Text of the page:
New shape memory alloys with unprecedented stability
RUB-researchers discover Shape-Memory Metals with unprecedented functional stability
A new shape memory alloy with up to now unprecedented functional stability was developed by researchers from the Institute for Materials at the Ruhr-Universität Bochum in cooperation with researchers from the USA and Japan. Based on a theoretical prediction, they used combinatorial materials science methods, i.e. so-called materials libraries, for a targeted search of optimized alloy compositions. The result consists of four components: titanium, nickel, copper and palladium. From the new material, the researchers expect a stable shape memory effect and improved lifetime, e.g. for applications in medical devices such as stents. The scientists report their results in the noted journal “Advanced Functional Materials”, which selected their contribution as cover story.
Shape memory alloys
Shape memory alloys (SMAs) are materials that after being deformed mechanically can return to their original shape upon heating (shape memory effect) and/or allow for “elastic” strains up to 10 % (superelasticity). Those remarkable effects are based on a reversible martensitic phase transformation: a change in the crystal lattice as a function of temperature or stress. However, such changes do not leave the material untouched. Defects are formed during cyclic deformations, which accumulate and lead to decreasing shape memory properties. “The defects originate from the interface between the high-temperature phase (austenite) and the low-temperature phase (martensite) as a result of the crystallographic incompatibility”, explains Robert Zarnetta from the Materials Research Department at the RUB.
Four matching partners
Theoretical calculations from the co-workers in the USA predicted that the incompatibility can vanish for alloys with special lattice parameters, such that the high-temperature and the low-temperature phase are compatible. As optimal partners for such an alloy, titanium, nickel, copper and palladium were identified by theory. The successful experimental “matchmaking” was realized by using thin film materials libraries, which enabled the screening of a large portion of the four component (quaternary) composition space using dedicated high-throughput characterization tools. “To find or optimize the special composition in the quaternary alloy system using conventional methods would have been extremely challenging”, explains Prof. Dr. Alfred Ludwig (Chair Materials for Microtechnology) and thus highlights the advantage of the combinatorial materials science approach.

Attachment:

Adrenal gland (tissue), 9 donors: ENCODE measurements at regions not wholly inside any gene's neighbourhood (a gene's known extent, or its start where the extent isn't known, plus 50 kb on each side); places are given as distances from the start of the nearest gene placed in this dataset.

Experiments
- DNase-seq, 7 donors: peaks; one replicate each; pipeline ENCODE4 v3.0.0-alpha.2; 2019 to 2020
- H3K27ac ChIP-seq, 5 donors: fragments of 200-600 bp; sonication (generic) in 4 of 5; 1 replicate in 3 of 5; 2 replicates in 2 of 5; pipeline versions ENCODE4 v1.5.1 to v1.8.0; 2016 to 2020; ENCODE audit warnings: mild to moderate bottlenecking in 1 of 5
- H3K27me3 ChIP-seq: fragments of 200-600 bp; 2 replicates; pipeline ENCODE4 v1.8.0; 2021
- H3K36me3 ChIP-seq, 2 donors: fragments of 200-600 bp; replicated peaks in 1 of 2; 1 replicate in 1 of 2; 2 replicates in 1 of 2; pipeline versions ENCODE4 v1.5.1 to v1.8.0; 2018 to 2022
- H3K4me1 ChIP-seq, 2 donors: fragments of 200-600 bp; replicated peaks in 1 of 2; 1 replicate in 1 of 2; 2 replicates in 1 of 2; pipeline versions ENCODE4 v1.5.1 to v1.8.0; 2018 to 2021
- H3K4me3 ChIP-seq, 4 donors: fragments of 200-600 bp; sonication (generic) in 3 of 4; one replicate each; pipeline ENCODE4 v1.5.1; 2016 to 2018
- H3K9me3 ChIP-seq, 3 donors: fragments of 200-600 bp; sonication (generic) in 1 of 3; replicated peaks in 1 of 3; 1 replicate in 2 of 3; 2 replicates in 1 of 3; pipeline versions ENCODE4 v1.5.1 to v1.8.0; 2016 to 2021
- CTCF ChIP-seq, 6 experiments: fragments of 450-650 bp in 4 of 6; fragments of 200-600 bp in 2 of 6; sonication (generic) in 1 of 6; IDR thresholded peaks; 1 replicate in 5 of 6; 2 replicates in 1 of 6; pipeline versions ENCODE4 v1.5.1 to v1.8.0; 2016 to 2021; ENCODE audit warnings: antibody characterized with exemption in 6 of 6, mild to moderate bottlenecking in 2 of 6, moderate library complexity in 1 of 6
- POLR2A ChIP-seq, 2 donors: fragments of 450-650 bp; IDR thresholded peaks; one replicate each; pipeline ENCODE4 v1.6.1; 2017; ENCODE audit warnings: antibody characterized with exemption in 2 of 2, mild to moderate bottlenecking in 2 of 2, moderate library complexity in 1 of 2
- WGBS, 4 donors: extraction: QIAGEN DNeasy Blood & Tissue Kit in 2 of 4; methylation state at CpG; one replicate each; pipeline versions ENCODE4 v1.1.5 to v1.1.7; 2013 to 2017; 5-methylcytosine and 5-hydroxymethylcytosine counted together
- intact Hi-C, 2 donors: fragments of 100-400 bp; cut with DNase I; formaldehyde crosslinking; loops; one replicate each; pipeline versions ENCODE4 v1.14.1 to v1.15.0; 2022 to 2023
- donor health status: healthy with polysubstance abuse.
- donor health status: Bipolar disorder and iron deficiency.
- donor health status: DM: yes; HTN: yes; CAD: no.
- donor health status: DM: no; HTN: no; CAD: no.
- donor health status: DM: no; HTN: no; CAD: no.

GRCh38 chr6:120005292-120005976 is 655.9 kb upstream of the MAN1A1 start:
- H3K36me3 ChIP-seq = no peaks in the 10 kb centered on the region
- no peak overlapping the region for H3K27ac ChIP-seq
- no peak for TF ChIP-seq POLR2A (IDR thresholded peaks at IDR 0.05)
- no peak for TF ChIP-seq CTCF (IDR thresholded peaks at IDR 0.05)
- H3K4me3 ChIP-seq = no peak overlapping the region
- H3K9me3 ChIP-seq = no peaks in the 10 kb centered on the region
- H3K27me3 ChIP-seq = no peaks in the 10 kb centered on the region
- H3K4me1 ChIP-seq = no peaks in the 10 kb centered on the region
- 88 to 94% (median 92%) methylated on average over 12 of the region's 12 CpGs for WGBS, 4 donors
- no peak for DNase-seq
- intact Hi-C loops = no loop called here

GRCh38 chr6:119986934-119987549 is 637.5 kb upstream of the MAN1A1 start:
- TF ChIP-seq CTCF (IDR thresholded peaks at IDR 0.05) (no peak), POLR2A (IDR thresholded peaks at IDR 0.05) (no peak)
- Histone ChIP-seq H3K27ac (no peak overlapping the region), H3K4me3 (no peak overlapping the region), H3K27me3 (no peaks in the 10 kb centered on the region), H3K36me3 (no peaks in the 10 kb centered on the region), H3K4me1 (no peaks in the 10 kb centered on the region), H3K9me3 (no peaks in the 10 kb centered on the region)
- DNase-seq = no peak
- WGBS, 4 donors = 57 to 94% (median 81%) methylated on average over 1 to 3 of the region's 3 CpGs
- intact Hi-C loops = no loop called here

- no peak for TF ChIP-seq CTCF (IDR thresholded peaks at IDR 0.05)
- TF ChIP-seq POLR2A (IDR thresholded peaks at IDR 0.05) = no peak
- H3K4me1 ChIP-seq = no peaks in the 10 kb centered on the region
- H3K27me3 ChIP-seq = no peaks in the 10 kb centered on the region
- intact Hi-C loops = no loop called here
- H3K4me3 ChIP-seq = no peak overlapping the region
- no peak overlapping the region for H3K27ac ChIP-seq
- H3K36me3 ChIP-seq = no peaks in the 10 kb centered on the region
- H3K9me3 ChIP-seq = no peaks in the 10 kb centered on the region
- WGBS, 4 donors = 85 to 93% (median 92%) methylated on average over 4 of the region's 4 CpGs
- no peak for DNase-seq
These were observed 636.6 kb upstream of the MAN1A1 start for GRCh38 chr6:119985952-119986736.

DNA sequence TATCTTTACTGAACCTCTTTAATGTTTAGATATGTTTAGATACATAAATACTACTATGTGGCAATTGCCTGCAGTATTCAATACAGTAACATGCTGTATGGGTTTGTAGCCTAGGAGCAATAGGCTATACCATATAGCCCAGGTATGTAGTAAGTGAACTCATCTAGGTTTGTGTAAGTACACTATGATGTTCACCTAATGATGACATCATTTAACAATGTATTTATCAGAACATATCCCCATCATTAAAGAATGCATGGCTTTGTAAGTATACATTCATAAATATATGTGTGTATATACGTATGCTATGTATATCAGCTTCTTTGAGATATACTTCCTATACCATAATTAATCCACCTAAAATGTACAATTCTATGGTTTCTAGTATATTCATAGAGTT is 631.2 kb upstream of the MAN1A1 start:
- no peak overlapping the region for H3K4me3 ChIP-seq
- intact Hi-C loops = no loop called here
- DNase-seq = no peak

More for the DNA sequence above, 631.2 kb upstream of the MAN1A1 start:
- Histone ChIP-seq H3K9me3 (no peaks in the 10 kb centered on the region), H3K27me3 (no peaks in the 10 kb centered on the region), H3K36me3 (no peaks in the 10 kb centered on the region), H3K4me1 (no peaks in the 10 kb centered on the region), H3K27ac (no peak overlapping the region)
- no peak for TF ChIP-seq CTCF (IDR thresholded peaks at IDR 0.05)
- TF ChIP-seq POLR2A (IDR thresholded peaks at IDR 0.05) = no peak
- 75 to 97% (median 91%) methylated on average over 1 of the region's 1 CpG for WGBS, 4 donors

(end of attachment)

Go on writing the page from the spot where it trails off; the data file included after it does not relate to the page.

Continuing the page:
Compatible crystal lattices promote stability
Next to the discovery of the special alloy composition, the scientists also determined the underlying composition-structure-property relationship, which was subsequently used to successfully transfer the thin film results to bulk material. Thus, the fundamental relation between the crystal structure of a shape memory alloy and its functional stability could be proven for the first time. “An improved compatibility of the high- and low-temperature crystal lattice results in improved functional stability” summarized Robert Zarnetta , going on to explain “that this relation could only be discovered by bridging the fields of combinatorial SMA thin film and the conventional bulk materials development”.
Source: Ruhr-Universitat-Bochum /...
The Institute of Nanotechnology puts significant effort into ensuring that the information provided on its news pages is accurate and up-to-date. However, we cannot guarantee absolute accuracy. Consequently, the Institute of Nanotechnology disclaims any and all responsibility for inaccuracy, omission or any kind of deficiency in relation to the news items and articles hosted herein.
- 15 April 2014Targeting cancer with a triple threat
- 01 April 2014 Nano-paper filter can remove viruses
- 19 March 2014EU NanoSafety Cluster - Key Global NanoSafety Database Survey
- 04 March 2014NanoCelluComp presents final results at JEC Europe 2014
- 17 February 2014Researchers Hijack Cancer Migration Mechanism to “Move” Brain Tumours
- View All